I almost didn’t write this post, because I feel guilty about not being as cooped up and resource drained as so many people are by this pandemic.
Normally this time of year I would be home in New York City. But when COVID hit, I was in California’s Sierra mountains, where my partner and I spend 5-6 weeks in the winter and then again in the summer. We’ve never spent spring in the mountains. The new season felt slow in coming. Back in early April, friends in NYC were sending pictures of cherry blossoms and we were still cross-country skiing. The ski area was officially closed, but we could still beat around on the cruddy snow, safely distanced from other people. But I was sick of skiing (I never thought it was possible) and I missed the flowering trees. Actually, I missed everything about the city—friends, theatre, movies, restaurants, wearing fun shoes and so on. I knew that what I longed for was on a giant PAUSE for who knows how long, still I wrestled against the restrictions.
I spent weeks resenting the lingering snow, the leaf-budless trees and my solitude that was supposed to be over. To compound things, I knew that I was in a very lucky spot compared to many. I could go outside without worrying I’d be shamed or run afoul of all the conflicting information about whether exercising outside was safe or not. (Thank you, Cate, for giving us some medical insight into the dangers of outdoor exercise yesterday.) So I piled judgment and guilt about my lack of gratitude on top of my resentment. Like many women, I’m an expert at self-criticism, that great pleasure destroyer.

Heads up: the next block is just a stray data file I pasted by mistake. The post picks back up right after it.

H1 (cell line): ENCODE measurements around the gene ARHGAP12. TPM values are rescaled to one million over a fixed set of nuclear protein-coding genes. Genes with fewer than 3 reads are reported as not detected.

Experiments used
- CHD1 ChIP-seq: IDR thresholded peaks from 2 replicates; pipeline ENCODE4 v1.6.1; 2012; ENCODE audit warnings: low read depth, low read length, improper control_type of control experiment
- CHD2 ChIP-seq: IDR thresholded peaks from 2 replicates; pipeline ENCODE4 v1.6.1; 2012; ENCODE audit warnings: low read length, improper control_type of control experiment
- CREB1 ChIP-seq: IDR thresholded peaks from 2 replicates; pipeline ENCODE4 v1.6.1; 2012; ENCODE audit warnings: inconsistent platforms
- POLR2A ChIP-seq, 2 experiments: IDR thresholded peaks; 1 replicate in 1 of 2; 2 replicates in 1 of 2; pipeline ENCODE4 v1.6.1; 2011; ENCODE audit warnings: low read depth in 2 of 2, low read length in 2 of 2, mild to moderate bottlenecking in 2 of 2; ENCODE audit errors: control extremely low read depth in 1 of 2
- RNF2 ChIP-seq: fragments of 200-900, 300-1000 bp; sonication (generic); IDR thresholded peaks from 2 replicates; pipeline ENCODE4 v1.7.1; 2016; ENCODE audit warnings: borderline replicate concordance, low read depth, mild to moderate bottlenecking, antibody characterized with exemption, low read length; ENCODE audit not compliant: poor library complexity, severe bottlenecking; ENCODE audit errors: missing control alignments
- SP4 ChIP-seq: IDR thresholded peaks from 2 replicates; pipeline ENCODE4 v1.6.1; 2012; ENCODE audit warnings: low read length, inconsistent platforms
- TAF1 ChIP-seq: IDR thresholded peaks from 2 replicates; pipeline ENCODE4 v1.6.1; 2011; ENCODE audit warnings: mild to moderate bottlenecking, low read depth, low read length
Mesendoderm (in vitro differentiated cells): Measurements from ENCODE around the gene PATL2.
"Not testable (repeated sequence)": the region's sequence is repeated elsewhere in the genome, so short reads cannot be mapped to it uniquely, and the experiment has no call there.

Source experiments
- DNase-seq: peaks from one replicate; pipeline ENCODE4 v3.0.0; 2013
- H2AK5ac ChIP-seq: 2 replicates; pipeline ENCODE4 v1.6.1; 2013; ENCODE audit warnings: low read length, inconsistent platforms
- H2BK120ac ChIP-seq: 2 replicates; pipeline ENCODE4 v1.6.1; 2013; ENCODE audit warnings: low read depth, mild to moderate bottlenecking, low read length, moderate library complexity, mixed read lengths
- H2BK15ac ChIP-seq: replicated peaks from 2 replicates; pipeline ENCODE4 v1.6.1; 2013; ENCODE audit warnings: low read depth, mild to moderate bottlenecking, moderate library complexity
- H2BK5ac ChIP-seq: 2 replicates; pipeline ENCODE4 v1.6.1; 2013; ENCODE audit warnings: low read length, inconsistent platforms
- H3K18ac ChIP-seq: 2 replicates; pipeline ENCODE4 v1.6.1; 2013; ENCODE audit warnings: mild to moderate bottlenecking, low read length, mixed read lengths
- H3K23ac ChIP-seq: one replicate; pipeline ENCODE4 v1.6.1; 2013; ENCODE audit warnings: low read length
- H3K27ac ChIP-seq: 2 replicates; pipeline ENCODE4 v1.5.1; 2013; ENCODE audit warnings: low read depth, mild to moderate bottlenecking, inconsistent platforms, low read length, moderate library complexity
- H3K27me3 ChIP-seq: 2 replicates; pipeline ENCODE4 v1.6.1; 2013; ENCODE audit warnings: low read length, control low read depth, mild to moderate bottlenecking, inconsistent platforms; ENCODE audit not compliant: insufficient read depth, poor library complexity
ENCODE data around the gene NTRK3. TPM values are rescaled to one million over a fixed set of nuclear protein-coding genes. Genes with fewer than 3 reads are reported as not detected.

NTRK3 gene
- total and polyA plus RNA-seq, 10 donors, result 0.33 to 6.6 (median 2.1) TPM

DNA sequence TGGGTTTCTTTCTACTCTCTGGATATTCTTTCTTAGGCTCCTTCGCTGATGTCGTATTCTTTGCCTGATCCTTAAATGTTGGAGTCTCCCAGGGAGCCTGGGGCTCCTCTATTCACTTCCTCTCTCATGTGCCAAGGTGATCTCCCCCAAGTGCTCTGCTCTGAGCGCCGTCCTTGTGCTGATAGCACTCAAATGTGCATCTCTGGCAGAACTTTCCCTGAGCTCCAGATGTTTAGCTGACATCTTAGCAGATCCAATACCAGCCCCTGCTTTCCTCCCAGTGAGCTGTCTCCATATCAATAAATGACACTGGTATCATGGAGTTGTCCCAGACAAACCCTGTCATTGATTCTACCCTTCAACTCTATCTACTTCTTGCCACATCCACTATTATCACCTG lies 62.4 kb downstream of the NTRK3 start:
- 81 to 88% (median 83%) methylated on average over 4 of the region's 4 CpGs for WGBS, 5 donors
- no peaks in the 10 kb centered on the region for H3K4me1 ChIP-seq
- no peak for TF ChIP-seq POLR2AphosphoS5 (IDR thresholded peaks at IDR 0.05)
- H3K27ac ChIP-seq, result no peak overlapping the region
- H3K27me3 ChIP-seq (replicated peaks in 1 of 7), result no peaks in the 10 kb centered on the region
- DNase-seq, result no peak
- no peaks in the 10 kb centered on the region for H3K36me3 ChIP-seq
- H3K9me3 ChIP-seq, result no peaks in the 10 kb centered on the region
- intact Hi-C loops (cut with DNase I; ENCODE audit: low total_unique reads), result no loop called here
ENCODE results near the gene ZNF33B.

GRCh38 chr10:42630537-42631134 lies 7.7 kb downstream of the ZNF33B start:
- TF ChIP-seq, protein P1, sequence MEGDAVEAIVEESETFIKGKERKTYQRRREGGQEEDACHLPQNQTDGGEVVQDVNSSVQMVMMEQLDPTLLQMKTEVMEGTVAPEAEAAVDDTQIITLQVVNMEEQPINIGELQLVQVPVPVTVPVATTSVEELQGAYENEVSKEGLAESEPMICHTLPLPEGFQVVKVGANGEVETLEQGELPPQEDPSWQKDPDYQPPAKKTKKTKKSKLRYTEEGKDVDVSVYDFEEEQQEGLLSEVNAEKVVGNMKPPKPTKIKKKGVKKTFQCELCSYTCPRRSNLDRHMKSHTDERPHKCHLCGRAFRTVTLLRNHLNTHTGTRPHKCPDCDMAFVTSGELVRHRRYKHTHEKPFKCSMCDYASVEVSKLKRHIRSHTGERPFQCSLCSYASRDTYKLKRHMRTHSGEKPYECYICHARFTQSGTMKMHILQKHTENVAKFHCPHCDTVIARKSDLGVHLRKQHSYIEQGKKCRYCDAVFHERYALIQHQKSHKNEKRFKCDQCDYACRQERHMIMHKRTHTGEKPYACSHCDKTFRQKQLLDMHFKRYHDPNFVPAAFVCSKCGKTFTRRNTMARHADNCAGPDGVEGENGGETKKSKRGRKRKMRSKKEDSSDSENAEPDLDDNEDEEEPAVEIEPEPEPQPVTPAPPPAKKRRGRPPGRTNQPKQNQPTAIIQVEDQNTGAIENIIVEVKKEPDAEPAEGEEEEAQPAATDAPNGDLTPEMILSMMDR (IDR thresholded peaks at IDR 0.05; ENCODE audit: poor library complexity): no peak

Then the daffodils popped up (they seem to be the only perennial around here, other than the wildflowers, which are still mostly under snow). The bare tree branches started to bud and now the leaves are emerging, in all their dazzling early spring green. The birds came back in droves, singing all day long. On Saturday morning we were lying in bed listening to the birdsong when we heard a familiar rustle below our window. The deer were back, looking scruffy and winter shaggy, browsing in the wild shrubbery on the slope below us.
The snow withdrew enough from the mountain trails to make running possible. On my first run in the woods, I spent a third of my time picking my way through the snow piles searching for the continuation of the trail. Every time my foot broke through the surface crust, spikes of old snow stabbed my winter-white ankles. But something else happened too, my resentment started to leak away. I adore trail running. The smell of the cold, damp pine needles went straight to my head. The blast of joy started to clean out the cobwebs of frustration.
I realized that my psyche could keep on fighting against all the restrictions that COVID had imposed on my life. And I could then dump judgment on top, because those restrictions are fewer than many are enduring. I can feel guilty that about running without a mask, about the privilege of running period (no stealth required, as Nicole described in her piece about being a devious runner). And I can feel guilty that what I’m doing outside feels joyful, in a moment when joy feels unseemly.
But why should we diminish the pleasures life continues to offer, despite the pandemic? COVID takes and takes and takes things away from us. I don’t want to let the virus take away spring, in all its hopeful glory. Guilt and self-condemnation don’t serve anybody. So, even as I continue to miss the city, my gratitude is blooming again alongside that sadness.
This morning I ran for an hour on the trails, through dirty old snow and mud, over a fat log across a spring swollen stream and through tall pine forest on a soft carpet of needles. I wore too-light gloves and my hands felt like little fists of ice, my arms sheathed in frost. But with every breath, the heat of my pounding heart met the crisp air with a thank you, thank you, thank you.